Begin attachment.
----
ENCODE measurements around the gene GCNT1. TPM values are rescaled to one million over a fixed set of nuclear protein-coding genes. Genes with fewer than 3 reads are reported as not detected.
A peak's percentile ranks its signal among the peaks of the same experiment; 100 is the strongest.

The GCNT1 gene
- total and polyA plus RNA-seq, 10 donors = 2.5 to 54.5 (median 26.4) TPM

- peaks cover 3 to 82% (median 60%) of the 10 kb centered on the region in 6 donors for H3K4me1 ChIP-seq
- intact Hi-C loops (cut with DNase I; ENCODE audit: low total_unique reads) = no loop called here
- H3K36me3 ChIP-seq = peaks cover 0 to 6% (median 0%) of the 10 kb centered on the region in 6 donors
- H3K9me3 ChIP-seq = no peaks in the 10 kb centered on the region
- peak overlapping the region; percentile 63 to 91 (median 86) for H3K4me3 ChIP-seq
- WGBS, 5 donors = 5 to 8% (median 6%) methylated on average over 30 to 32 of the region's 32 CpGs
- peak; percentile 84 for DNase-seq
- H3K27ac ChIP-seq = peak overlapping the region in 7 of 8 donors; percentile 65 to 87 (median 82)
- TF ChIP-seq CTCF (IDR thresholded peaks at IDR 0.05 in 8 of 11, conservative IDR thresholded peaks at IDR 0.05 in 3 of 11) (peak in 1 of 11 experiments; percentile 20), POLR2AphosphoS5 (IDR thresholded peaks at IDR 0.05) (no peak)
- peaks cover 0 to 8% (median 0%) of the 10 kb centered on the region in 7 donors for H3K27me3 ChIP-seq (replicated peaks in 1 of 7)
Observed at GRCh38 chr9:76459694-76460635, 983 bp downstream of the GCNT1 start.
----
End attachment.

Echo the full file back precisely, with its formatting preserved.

ENCODE measurements around the gene GCNT1. TPM values are rescaled to one million over a fixed set of nuclear protein-coding genes. Genes with fewer than 3 reads are reported as not detected.
A peak's percentile ranks its signal among the peaks of the same experiment; 100 is the strongest.

The GCNT1 gene
- total and polyA plus RNA-seq, 10 donors = 2.5 to 54.5 (median 26.4) TPM

- peaks cover 3 to 82% (median 60%) of the 10 kb centered on the region in 6 donors for H3K4me1 ChIP-seq
- intact Hi-C loops (cut with DNase I; ENCODE audit: low total_unique reads) = no loop called here
- H3K36me3 ChIP-seq = peaks cover 0 to 6% (median 0%) of the 10 kb centered on the region in 6 donors
- H3K9me3 ChIP-seq = no peaks in the 10 kb centered on the region
- peak overlapping the region; percentile 63 to 91 (median 86) for H3K4me3 ChIP-seq
- WGBS, 5 donors = 5 to 8% (median 6%) methylated on average over 30 to 32 of the region's 32 CpGs
- peak; percentile 84 for DNase-seq
- H3K27ac ChIP-seq = peak overlapping the region in 7 of 8 donors; percentile 65 to 87 (median 82)
- TF ChIP-seq CTCF (IDR thresholded peaks at IDR 0.05 in 8 of 11, conservative IDR thresholded peaks at IDR 0.05 in 3 of 11) (peak in 1 of 11 experiments; percentile 20), POLR2AphosphoS5 (IDR thresholded peaks at IDR 0.05) (no peak)
- peaks cover 0 to 8% (median 0%) of the 10 kb centered on the region in 7 donors for H3K27me3 ChIP-seq (replicated peaks in 1 of 7)
Observed at GRCh38 chr9:76459694-76460635, 983 bp downstream of the GCNT1 start.